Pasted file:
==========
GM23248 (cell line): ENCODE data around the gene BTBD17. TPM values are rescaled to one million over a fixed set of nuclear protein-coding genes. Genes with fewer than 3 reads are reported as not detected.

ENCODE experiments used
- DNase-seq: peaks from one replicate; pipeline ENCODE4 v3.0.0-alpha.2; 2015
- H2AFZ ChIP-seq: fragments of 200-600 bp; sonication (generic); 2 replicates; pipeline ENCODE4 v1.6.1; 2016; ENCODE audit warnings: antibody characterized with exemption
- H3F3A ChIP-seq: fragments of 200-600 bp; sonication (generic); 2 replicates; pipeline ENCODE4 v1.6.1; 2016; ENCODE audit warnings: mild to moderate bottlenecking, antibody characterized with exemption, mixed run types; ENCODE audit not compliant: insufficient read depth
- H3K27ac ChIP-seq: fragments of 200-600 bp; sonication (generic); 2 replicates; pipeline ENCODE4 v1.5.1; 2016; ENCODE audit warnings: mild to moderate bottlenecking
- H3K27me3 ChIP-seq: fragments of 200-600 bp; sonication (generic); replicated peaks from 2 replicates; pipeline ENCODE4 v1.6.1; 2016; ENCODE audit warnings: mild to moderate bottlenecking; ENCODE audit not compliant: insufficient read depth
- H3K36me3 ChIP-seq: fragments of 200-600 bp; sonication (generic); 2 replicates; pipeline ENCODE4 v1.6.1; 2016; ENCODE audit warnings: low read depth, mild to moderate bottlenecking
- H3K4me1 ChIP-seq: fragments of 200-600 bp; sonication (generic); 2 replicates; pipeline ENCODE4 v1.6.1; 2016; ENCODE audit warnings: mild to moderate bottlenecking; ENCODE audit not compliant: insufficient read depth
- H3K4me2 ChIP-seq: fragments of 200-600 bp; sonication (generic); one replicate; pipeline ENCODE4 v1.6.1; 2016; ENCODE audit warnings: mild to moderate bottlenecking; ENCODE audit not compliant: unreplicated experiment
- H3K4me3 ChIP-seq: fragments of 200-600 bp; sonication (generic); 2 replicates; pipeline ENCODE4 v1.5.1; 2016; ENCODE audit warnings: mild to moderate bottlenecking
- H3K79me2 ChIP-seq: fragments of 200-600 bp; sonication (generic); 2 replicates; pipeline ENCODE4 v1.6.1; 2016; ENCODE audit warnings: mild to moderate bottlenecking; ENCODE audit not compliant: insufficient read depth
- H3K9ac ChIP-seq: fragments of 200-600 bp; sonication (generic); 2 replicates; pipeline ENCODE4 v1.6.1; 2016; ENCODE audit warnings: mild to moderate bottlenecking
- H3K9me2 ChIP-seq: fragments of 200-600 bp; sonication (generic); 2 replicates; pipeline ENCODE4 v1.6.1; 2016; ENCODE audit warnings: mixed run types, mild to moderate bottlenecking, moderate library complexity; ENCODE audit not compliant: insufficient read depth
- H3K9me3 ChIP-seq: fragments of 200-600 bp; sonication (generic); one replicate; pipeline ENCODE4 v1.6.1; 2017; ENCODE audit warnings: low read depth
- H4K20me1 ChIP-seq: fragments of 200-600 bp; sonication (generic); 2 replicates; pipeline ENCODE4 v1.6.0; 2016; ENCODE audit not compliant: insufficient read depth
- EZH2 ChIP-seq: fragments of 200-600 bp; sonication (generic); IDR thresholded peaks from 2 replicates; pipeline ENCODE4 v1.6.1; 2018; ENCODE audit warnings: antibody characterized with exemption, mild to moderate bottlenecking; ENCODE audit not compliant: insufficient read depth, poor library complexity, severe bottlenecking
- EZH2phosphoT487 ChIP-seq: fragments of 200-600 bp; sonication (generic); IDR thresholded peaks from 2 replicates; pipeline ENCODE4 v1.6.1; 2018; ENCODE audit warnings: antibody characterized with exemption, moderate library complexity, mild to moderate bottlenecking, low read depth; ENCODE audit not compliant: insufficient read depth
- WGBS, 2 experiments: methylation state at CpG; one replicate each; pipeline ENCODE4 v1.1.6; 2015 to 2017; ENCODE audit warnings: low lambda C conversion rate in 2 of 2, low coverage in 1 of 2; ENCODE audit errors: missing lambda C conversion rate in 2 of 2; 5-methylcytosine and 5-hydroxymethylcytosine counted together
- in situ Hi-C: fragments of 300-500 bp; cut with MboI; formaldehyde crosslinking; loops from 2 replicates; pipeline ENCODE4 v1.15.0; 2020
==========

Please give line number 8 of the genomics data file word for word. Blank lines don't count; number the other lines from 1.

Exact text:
- H3K36me3 ChIP-seq: fragments of 200-600 bp; sonication (generic); 2 replicates; pipeline ENCODE4 v1.6.1; 2016; ENCODE audit warnings: low read depth, mild to moderate bottlenecking